Think Twice About Pricing a Car Based on Credit Quality

January 2011, Auto Dealer Today - WebXclusive

by Thomas B. Hudson, Esq. - Also by this author


The news report was depressing: A bankrupt car dealer accused of pressuring bad-credit customers into paying inflated prices for shoddy vehicles agreed to a term in federal prison for lying to banks. The dealer pleaded guilty to a charge of conspiring to lie on financial reports submitted to the institutions that financed his operations. He’ll be sentenced in January.

The dealer, indicted by a grand jury on 28 counts of bank, wire and mail fraud, had been set to face trial next month. If convicted, he faced up to 30 years in prison and a $1-million fine. The dealer admitted that he and his partners manipulated reports to give banks false information about the dealership’s financial state, inducing more loans from a coalition of banks.

The banks’ estimated total losses were more than $21 million, but prosecutors acknowledged as part of the plea deal that the banks' conduct could have contributed to the defendants' behavior. The defense lawyer, referring to his clients’ conduct, said, "They weren't trying to steal anything. They were just trying to keep the business alive."

Yes, it's always depressing to read about a desperate dealer, facing hard times or possibly even the loss of his business, yielding to temptation and flimflamming his banks or finance companies. Maybe, somewhere, a dealer has gotten away with this last-ditch ploy, but it seems that nearly always the dealer does a crash-and-burn.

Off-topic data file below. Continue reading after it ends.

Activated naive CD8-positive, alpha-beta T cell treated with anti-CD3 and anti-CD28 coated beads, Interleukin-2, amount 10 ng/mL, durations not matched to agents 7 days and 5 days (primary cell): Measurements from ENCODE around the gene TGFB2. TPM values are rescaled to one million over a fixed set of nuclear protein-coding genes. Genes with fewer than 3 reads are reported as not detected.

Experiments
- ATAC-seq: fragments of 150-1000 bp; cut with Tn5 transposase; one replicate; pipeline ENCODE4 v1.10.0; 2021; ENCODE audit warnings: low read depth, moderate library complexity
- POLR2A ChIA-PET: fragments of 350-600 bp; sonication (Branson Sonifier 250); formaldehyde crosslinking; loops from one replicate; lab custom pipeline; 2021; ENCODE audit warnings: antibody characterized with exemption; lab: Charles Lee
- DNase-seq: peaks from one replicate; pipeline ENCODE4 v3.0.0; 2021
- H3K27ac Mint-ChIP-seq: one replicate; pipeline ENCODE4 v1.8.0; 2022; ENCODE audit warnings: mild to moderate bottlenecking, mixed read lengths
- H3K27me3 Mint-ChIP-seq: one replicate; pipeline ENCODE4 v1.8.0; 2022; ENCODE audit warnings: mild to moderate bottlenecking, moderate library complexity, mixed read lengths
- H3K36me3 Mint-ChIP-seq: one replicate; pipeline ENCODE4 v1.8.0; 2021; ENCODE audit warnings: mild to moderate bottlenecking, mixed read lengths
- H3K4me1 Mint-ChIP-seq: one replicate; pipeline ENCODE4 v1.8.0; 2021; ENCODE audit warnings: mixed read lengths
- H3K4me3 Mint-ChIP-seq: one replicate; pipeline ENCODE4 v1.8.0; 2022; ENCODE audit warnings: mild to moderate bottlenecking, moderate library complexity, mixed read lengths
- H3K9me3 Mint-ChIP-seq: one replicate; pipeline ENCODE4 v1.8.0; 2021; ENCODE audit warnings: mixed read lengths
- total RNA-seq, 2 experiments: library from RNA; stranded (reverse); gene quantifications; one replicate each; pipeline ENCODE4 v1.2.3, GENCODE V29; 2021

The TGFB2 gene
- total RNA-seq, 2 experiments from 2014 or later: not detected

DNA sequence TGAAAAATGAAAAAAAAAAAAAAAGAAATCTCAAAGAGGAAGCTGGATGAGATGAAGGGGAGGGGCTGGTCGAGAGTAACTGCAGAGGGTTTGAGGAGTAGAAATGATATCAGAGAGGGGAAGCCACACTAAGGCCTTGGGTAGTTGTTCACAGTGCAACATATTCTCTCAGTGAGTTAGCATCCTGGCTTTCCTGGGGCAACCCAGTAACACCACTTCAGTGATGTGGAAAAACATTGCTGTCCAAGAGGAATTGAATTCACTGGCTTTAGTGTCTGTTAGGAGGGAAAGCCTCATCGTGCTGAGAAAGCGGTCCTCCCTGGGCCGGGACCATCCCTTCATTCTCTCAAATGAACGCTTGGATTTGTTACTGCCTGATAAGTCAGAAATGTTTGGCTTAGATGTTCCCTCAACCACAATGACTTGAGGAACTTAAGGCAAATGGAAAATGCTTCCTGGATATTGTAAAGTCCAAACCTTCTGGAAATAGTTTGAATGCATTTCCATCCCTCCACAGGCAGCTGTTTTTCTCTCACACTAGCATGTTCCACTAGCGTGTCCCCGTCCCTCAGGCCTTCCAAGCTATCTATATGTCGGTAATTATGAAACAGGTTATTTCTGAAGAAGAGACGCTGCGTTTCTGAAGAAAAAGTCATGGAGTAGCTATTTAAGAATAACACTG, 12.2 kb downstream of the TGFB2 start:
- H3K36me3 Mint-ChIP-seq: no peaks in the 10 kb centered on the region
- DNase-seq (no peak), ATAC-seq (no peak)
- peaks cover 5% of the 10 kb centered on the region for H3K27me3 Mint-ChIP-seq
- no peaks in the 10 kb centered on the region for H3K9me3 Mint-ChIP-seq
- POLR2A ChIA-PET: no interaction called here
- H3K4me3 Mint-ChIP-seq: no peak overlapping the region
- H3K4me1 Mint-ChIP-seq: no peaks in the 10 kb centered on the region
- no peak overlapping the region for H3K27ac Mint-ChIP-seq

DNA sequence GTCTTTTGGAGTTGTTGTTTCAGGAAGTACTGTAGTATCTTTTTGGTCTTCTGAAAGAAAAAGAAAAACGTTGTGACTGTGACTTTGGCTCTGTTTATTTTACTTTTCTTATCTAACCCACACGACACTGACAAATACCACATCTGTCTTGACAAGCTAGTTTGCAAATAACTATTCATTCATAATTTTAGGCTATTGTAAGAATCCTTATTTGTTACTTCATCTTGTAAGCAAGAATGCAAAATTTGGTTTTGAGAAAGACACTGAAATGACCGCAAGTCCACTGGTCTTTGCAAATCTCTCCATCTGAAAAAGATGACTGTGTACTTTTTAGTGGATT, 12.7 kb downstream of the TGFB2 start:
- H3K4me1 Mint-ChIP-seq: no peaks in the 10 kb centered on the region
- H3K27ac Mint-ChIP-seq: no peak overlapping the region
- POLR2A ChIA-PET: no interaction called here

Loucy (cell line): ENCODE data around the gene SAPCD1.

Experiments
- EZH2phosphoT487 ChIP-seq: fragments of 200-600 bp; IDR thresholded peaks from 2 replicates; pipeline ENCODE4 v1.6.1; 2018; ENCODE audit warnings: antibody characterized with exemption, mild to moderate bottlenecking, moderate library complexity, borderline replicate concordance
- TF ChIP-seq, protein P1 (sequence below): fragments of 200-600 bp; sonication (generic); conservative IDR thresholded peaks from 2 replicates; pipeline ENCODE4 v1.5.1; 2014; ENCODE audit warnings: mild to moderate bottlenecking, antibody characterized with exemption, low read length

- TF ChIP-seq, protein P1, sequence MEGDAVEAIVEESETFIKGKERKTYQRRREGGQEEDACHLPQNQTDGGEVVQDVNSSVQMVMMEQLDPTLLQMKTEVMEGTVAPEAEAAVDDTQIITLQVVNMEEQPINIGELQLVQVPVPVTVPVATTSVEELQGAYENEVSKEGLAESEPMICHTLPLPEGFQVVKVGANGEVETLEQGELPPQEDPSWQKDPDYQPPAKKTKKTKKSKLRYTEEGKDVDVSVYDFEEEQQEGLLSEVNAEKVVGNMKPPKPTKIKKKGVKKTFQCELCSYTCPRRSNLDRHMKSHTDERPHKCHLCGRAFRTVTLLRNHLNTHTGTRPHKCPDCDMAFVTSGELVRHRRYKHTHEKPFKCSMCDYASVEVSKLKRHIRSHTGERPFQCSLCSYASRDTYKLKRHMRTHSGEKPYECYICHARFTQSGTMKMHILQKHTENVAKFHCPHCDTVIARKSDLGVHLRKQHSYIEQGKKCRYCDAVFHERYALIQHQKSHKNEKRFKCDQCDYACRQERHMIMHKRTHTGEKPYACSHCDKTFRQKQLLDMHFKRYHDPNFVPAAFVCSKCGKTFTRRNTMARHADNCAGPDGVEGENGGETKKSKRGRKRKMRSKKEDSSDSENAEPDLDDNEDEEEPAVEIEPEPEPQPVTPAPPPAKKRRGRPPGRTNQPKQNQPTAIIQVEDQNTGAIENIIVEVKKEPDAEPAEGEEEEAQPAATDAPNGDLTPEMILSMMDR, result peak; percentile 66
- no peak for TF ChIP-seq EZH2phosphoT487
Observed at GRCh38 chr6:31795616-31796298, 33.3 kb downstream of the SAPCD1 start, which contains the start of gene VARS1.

"OK," I said, "another dishonest dealer goes down in flames." No news there. But then I got to a paragraph near the end of the story which really caught my attention.

The paragraph described an earlier problem the dealer had with the state’s attorney general. It recounted that the dealer filed for bankruptcy in 2005 shortly after a complaint from the AG. According to the earlier complaint, the dealership had engaged in several practices that the AG disapproved of.

According to the AG, the dealer's employees systematically refused to tell customers the prices of cars until after the dealer's employees collected financial information. Customers were then told they were qualified to buy only specific vehicles, often at interest rates approaching 25 percent.

It wasn't clear whether the dealer seriously contested the AG's action, but investors who bought the buyers' contracts eventually agreed to modify them for roughly 250 customers and cut interest rates to 17.95 percent. It also wasn't clear whether the investors put up much of a fight, either.